All of the scopes on this list are affordably priced, but the Pinty Illuminated Mil-dot Tactical Rifle Scope is even cheaper than most. You might expect that to mean poor performance, but that wasn’t the case in our testing. Despite the low price, we found this scope to offer quality optics and a good user experience overall.
Looking through the lens, you’ll get zoomable magnification from 2.5x-10x. You can choose from red or green reticles with five brightness settings to dial in the perfect level of illumination. Additionally, a built-in laser allows you to see where you’re aiming without even looking through the scope. Unfortunately, in sunlight, the laser has a limited range and won’t quite reach 50 yards. In the dark, you’ll get about 100 yards from it.
Altogether, this is a well-made device; especially given the low price. Nitrogen-purged weatherproofing ensures inclement weather is never an issue. It’s rather durable, though the mounting screws don’t like to stay put, which can cause the scope to lose zero as it shifts around. A few dabs of Loctite will solve this minor issue though, without incurring much extra expense.
Made specifically for rimfire .22 rifles, the Simmons Matte Black Riflescope is an affordable piece of gear that’s a bit limited in application. While it will work on firearms aside from just a .22, you won’t want to put this on anything shooting large caliber projectiles; the recoil will be too much for the scope to handle.
Still, using this scope is a pleasure for several reasons. It’s got a QTA eyepiece, which stands for quick target acquisition. This means it offers plenty of eye relief, allowing you to aim from wherever you’re comfortable, without getting too close to the scope. The SureGrip adjustment screws make it easy to adjust windage and elevation without tools while you’re in the field. However, the soft clicks of the wheels don’t lock into place, making it more difficult to zero in properly.
At just 11 ounces, this is one of the lighter scopes we tested. Fully-coated optics help this scope achieve a clear image, while parallax correction ensures that parallax is never an issue. The HydroShield lens coating ensures you can get a clear shot in any weather, while the built-in weatherproofing keeps your scope safe from the elements.
Compared to most of the scopes on this list, the Athlon Optics Argos BTR Riflescope is pretty pricey. It’s also quite sizable at a length of 17 inches. And with a weight of just under a pound, it’s certainly not one of the leaner options. You’ll definitely notice the extra size and weight that this device adds to your rifle.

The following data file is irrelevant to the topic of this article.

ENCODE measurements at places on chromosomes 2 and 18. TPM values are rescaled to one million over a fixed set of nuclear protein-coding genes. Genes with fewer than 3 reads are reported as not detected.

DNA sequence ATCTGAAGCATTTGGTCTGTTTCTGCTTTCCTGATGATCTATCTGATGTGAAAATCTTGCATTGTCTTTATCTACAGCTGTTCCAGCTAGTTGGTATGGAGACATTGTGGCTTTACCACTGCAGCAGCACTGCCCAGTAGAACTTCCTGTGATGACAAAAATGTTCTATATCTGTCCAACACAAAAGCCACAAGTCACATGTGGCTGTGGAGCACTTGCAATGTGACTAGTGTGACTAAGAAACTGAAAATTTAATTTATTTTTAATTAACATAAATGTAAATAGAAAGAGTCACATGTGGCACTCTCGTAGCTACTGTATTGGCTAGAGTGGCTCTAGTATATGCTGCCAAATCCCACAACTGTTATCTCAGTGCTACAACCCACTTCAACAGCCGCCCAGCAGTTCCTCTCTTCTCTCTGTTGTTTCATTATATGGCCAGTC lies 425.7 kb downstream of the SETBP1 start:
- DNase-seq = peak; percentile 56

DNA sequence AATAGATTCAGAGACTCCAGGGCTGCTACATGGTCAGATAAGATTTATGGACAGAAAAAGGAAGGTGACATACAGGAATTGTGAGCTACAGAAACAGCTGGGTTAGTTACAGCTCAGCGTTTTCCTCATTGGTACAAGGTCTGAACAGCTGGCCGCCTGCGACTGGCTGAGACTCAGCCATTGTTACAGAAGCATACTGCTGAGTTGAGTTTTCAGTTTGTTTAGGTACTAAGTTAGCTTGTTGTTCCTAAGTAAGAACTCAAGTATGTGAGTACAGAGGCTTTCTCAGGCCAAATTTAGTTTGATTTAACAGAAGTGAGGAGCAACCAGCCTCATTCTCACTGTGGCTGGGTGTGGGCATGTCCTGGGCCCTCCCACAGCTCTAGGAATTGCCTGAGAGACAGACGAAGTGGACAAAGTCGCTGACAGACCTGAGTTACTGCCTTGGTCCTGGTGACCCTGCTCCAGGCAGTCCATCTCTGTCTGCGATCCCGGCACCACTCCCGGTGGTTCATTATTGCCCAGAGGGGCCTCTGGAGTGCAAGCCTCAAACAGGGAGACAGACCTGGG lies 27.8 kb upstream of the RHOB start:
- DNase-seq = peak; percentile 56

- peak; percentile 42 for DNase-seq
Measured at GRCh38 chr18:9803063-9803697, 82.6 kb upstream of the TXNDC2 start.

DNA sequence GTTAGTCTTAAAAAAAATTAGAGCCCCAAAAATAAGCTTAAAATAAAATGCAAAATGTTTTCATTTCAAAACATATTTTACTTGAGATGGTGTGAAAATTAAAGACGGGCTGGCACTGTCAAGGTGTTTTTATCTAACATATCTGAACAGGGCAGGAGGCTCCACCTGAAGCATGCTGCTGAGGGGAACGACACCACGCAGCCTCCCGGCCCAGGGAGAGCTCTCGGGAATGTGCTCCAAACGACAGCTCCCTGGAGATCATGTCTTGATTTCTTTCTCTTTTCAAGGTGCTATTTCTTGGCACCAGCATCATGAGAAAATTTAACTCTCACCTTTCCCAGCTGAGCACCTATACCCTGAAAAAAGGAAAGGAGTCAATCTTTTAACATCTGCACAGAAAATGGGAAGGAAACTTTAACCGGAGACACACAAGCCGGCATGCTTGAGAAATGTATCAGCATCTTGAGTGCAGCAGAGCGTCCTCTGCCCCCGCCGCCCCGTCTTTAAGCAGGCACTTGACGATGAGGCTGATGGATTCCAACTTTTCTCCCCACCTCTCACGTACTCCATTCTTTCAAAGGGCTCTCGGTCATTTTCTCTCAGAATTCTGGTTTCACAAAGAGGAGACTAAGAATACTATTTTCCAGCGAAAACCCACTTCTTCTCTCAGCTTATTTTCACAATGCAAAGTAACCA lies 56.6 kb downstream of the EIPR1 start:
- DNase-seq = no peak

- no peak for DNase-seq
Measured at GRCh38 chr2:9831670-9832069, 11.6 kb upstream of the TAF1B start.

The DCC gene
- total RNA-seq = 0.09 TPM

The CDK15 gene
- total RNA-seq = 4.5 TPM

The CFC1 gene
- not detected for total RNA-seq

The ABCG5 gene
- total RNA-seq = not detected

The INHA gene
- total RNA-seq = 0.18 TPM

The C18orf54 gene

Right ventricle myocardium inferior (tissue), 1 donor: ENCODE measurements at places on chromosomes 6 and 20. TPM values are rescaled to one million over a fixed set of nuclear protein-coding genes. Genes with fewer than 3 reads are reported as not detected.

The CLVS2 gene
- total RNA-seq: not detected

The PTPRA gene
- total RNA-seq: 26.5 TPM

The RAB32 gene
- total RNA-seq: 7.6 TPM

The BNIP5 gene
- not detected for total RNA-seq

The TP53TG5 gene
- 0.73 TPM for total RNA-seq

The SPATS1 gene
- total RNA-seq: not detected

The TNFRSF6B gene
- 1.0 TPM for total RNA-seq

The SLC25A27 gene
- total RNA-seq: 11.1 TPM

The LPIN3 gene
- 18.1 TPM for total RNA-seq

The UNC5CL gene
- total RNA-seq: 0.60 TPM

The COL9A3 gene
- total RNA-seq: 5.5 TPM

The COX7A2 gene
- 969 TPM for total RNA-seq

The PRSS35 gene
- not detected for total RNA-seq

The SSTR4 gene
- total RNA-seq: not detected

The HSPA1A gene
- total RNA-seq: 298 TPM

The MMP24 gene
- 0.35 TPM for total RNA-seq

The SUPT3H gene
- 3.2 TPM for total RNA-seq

Still, there’s a lot here to like. This scope offers premium weatherproofing that’s argon-purged, rather than the cheaper nitrogen-purging. Argon purging provides a superior seal for enhanced protection against all weather conditions.
Looking down the lens, particularly when you’re in a lower-light environment, you’ll notice that the image is quite bright thanks to the large 50-millimeter objective lens. Additionally, this scope offers impressive magnification that can zoom in to 24x, offering an up-close view of far off targets.
With a name like BugBuster, the obvious implication is that you’ll be so accurate using this scope that you can staple bugs to the wall with your shots. It’s a great name for a scope, no doubt, but we didn’t achieve that degree of accuracy using it. Mainly, this was due to the zoom magnification. When you zoom in, your point of impact shifts significantly, requiring you to zero your scope every time you alter the magnification.
Despite our issue with the zoom magnification, there was a lot we did like about the BugBuster. First, it’s fully sealed and nitrogen purged, so it’s rainproof and fog-proof. Furthermore, it’s shockproof, so it can handle bumps during transport as well as significant recoil.
Another nice feature of this scope is that it will function with no battery installed, you just won’t have any illumination for the reticle. You can still see the reticle in this state, but two batteries do come with the scope for your convenience. Our only other issue with this device is the limited eye relief. You have to be pretty close to the eyepiece to avoid dealing with copious parallax.
Riflescopes can get pretty expensive. All of the scopes on this list are under $500, but the Sightmark Wraith HD Digital Riflescope barely makes the cut. It’s at the very top of the price range and definitely the most expensive option on this list. But do you get improved performance for the price over cheaper models? In some ways, yes. But overall, we weren’t impressed with what we got for the amount we spent.